UK automotive turnover is estimated to have improved after the recession, recovering from £41 billion in 2009 to £49 billion in 2010 (pre-recession levels over £50 billion). The sector added some £10 billion to the UK economy in 2010, on par with pre-recession figures, as exports picked up sharply.
The value of UK exports rose to £29 billion in 2010, just ahead of the 2008 peak. The automotive sector represented almost 11% of all UK trade in goods in 2010.
Approximately four out of five vehicles produced in the UK are exported and increased sales of premium products to markets such as China and the US helped lift the UK automotive sector’s performance.
The number of automotive jobs stabilised in 2010 at just below 740,000. Jobs in manufacturing dipped below 150,000, but other direct jobs related to supply and in-use activities rose.
The UK has attracted significant automotive investment recently and the devaluation of sterling has supported the sector.
Export focus to growth
In 2010, 77.9% of all vehicles produced in the UK were destined for export. Of the 1.27m cars produced in the UK almost one million units (78.7%) were exported.
The total number of vehicles produced for export rose by 30.9% in 2010, compared with growth for the home market of 18.0%.
Exports continued to rise in 2011.
New investment to support growth
The automotive industry is truly global and attracting inward investment to the UK remains a high priority for industry and government.
Development of a suitably skilled and flexible workforce is a top priority achieved through investment in training and apprenticeship schemes.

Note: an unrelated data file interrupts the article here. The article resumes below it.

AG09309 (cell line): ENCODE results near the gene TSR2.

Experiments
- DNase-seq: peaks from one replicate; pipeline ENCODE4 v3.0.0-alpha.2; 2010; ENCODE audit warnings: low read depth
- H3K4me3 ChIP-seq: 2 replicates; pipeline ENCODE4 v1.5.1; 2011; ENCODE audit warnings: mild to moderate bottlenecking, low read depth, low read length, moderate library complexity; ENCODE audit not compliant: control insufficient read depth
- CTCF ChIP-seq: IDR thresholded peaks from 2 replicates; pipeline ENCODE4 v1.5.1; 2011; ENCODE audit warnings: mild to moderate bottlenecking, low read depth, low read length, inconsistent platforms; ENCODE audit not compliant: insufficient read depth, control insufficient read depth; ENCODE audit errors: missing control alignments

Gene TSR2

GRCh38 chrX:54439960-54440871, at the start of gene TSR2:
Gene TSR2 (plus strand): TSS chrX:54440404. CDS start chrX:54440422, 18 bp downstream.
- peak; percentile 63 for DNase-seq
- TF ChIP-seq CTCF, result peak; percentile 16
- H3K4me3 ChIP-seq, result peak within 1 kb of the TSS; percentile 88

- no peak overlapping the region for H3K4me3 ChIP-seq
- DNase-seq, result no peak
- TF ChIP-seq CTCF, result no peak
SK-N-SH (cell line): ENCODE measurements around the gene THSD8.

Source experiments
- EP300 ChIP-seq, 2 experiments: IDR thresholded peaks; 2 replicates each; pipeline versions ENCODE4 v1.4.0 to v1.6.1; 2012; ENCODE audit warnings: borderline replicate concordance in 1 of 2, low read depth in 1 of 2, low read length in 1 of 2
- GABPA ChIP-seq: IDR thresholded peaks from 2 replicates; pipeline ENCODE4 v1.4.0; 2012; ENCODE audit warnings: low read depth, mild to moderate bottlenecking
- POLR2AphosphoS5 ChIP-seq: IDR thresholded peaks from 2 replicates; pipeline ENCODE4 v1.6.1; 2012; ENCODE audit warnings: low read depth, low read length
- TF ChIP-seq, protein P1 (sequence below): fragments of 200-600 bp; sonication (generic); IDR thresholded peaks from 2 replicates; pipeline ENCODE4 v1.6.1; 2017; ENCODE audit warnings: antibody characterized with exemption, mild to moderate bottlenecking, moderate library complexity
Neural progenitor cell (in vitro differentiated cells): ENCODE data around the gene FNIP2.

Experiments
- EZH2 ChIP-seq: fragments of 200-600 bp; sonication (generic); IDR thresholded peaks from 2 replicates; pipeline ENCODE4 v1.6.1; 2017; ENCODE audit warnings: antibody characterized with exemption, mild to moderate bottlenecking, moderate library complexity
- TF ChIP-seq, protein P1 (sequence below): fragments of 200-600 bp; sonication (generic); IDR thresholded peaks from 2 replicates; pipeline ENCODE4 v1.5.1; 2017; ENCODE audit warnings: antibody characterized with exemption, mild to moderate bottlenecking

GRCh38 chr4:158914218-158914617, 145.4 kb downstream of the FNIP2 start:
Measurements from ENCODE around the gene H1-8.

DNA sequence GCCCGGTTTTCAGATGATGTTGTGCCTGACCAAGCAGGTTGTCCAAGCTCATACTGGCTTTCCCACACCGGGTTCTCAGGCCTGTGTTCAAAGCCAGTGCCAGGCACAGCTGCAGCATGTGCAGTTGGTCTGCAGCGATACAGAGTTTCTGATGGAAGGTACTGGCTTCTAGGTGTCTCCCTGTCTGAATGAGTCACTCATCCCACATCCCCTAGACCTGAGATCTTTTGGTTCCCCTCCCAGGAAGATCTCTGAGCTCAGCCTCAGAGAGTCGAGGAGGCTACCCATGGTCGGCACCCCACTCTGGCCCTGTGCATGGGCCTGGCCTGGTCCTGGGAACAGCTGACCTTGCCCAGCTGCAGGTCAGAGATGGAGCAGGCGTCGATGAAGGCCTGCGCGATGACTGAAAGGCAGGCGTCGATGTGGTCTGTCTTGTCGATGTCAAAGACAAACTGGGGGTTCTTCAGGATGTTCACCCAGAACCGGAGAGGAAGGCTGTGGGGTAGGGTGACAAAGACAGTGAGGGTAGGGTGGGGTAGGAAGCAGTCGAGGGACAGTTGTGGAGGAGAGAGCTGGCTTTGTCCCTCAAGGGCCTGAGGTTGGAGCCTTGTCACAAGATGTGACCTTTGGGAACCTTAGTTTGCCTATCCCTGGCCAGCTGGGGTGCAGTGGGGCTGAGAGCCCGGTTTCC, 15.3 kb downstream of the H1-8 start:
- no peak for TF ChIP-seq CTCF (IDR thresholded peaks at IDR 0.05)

The past two years have seen a number of high-profile announcements regarding investment in the UK automotive sector. These have amounted to the creation of around 8,400 new jobs, the safeguarding of over 12,000 jobs and investments in production expansion and new models worth over £3.9 billion.
Each year, the Budget includes specific taxation measures for the motorist. In 2001, government changed the vehicle taxation system aligning it to tailpipe CO2 emissions. This was further modified in 2009 as the limits between bands were tightened.
How significant is the automotive industry to the UK economy?
The automotive industry is a vital part of the UK economy with £52 billion turnover and £10 billion value added. With over 800,000 jobs dependent on the industry, it accounts for 10% of total UK exports and invests £1 billion each year in R&D. Not only does it contribute to the economic well being of the country, but it also employs a huge amount of staff, from component and vehicle production to aftersales and servicing.
What does the motor industry want from the Chancellor at Budget time?
The motor industry, like any other, thrives in a stable economic climate. Constant changes and unexpected alterations to the rules and regulations are likely to have a negative impact on the sector.
Why does the industry refer to registrations rather than sales figures?
The simplest way to record when a vehicle has been sold to a customer is the point in time when it is registered at the Driver and Vehicle Licensing Agency (DVLA) in Swansea, UK. In this way it is possible to identify real sales of vehicles, rather than ‘orders’.
Why are there peaks and troughs in the registration figures throughout the year?
The figures reflect the twice-yearly change in registration number on the vehicle in March and September, and also the slight peak at the start of the year.
How many new cars are registered each year?
The economic downturn meant industry faced unprecedented reductions in the number of new cars being bought. The introduction of the scrappage scheme has had a positive impact and means that in 2009, registrations should reach 1.9 million. The record registration year was 2003, when 2,579,050 vehicles were registered.
Year and registrations
1995 = 1,945,366
1996 = 2,025,450
1997 = 2,170,725
1998 = 2,247,402
1999 = 2,197,615
2000 = 2,221,647
2001 = 2,458,769